What do the new EIS/SEIS stricter guidelines mean for crowdfunding?
Since HMRC brought in stricter guidelines at the start of the year in regards to providing prospective crowdfunders with advanced assurance of their EIS/SEIS eligibility, potential and existing clients have asked some questions. Here are some answers.
What is SEIS/EIS?
Put very briefly, the Seed Enterprise Investment Scheme / Enterprise Investment Schemes (SEIS/EIS) are tax incentive schemes providing up to 50% income tax relief for eligible individuals investing in a UK startup. The schemes are a real boost from the UK government for startups and growth companies seeking investment.
What is the Advance Assurance?
The HMRC’s Advance Assurance provides some certainty to investors that an investment opportunity is likely to qualify for SEIS or EIS.
An increase in applications for SEIS and EIS Advance Assurance caused HMRC to accumulate quite a backlog in the processing of these applications, with the average processing time running up to two months. But a third of those startups seeking Advance Assurance never went on to raise funds.
In an attempt to improve efficiency and reduce their backlog, HMRC issued stricter guidelines stating that they would no longer issue Advance Assurance for prospective applications.
What do the new guidelines say?
According to the new guidelines, “companies that have never raised an investment under one of the tax-advantaged schemes (the SEIS, EIS, VCTs or SITR) must demonstrate their intention, and their likely success in raising the money, by providing information about their prospective investors in their advance assurance application. Companies must have engaged with individuals or promoters who have agreed their investment plans are viable and are likely to attract investors.”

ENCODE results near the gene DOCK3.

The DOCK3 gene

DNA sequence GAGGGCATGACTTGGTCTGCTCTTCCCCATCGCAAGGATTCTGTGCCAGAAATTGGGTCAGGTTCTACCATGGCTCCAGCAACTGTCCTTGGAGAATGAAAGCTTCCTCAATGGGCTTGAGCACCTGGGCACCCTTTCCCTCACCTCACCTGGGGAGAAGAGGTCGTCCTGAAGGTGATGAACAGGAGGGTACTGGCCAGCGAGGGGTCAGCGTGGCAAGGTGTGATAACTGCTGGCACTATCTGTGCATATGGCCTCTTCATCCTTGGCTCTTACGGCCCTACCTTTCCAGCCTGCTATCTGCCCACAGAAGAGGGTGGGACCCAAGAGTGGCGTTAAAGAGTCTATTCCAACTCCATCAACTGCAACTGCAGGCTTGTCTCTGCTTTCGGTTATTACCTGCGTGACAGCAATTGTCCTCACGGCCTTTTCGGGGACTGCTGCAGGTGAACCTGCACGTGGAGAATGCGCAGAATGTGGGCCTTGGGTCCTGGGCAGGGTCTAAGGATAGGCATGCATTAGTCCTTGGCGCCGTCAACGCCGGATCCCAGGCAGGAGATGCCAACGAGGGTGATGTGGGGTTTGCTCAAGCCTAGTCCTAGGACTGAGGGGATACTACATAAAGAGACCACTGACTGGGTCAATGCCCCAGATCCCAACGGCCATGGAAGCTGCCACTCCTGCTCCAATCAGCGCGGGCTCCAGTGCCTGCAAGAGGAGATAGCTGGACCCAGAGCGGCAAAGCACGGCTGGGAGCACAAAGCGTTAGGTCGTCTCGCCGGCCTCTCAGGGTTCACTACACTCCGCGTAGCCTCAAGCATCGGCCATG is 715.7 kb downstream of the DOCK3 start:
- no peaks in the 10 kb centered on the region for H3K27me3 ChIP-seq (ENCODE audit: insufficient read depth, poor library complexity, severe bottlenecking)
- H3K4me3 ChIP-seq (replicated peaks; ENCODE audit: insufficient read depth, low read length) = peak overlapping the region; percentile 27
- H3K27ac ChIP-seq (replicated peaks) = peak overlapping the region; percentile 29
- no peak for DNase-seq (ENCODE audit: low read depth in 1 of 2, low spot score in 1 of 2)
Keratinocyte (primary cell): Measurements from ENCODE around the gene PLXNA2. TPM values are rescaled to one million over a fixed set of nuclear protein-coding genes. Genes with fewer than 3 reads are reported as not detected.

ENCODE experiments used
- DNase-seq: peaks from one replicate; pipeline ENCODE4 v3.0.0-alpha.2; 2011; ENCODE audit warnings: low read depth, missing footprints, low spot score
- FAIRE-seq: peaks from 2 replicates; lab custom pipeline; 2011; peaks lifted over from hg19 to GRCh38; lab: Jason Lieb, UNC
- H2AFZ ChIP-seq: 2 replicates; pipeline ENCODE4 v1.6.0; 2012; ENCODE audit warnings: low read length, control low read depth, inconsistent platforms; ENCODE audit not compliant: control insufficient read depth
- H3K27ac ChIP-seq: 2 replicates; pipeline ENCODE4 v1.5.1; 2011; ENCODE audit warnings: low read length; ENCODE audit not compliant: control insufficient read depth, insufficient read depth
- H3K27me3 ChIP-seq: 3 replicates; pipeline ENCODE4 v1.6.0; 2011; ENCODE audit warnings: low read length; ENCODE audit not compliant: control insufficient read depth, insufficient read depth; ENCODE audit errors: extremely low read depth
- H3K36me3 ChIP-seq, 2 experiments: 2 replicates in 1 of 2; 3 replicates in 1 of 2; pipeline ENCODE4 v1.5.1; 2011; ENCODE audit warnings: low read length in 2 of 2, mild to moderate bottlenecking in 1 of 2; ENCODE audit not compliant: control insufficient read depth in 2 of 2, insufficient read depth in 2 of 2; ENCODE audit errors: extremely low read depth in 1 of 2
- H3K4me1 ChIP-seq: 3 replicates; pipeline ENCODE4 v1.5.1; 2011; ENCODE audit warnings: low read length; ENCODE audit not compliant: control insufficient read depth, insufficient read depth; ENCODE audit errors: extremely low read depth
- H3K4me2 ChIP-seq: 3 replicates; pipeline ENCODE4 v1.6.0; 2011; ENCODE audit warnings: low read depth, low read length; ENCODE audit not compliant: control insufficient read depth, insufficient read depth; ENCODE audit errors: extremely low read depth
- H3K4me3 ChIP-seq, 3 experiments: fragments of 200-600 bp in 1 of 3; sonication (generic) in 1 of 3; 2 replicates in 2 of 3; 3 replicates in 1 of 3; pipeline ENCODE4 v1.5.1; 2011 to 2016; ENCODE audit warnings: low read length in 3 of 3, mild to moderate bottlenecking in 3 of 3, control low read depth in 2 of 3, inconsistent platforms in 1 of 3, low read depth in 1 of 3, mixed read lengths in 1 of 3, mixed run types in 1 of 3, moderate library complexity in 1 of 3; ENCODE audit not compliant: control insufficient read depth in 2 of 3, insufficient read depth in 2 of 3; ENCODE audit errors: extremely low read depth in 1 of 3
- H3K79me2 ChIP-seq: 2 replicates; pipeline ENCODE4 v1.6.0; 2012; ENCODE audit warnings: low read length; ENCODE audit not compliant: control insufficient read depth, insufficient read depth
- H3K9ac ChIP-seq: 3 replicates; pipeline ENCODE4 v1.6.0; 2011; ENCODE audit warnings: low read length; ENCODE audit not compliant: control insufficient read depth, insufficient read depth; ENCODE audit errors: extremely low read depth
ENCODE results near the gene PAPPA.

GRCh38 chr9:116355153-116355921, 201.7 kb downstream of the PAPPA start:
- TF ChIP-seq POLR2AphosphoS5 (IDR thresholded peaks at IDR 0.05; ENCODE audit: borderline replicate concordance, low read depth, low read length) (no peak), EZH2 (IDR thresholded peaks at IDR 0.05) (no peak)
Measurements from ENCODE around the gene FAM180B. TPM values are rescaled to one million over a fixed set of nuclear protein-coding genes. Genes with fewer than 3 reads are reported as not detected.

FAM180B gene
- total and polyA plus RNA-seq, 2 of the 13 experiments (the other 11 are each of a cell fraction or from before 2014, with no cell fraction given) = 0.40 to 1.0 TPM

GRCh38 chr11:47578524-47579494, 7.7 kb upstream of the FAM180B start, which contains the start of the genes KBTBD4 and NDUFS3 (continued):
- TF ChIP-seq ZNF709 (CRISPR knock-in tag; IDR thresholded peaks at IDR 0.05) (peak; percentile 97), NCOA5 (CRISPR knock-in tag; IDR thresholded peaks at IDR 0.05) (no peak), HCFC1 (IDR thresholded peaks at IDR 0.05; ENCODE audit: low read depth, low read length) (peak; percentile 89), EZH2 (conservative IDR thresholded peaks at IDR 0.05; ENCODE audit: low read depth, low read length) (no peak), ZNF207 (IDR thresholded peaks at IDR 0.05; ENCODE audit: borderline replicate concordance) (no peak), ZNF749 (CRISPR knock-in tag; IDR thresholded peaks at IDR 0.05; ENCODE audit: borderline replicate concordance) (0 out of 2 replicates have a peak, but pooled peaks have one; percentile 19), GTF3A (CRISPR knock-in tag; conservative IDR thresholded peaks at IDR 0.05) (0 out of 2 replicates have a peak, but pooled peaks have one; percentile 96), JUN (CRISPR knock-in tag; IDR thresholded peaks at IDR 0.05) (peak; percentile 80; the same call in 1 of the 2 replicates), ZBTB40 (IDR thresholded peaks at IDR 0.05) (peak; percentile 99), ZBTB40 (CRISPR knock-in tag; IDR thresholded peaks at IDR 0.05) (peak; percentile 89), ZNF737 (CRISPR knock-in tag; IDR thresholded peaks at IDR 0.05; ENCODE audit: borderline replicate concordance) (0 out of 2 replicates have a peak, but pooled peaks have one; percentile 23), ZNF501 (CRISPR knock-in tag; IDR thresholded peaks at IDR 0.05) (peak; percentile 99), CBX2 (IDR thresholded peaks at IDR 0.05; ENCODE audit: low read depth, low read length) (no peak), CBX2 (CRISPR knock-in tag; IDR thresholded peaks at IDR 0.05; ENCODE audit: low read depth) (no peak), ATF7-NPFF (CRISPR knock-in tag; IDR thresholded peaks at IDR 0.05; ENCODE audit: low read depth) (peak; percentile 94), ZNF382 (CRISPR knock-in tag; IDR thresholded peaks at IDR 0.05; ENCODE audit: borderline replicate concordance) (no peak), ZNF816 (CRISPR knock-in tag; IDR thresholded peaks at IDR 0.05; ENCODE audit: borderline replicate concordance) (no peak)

While we would always advise that prospective crowdfunders secure the backing of lead investors as one of the starting points in their crowdfunding preparation, the new guidelines made it hard to gauge when to put in an application for Advance Assurance.
What do these guidelines mean in practice for companies seeking to crowdfund?
If you are planning to raise funds on an equity crowdfunding platform, you will need to provide HMRC with evidence that you have engaged with and begun the screening process with the platform of your choice. You will need to provide some confirmation that the platform has recognised you to be a viable investment for its customers and that you intend to proceed with the raise.
We would also encourage you to provide proof that you have approached prospective investors and that negotiations are underway.
The good news is that as the assumption is that these new guidelines will speed up the processing time for applications, this shouldn’t affect the timing of your campaign launch in any way. In fact, you could even say it is an extra incentive to ensure you secure lead investment early on.
Are you thinking of crowdfunding? Don’t do it alone! Talk to the experts. We’ve helped our clients raise millions, how can we help you?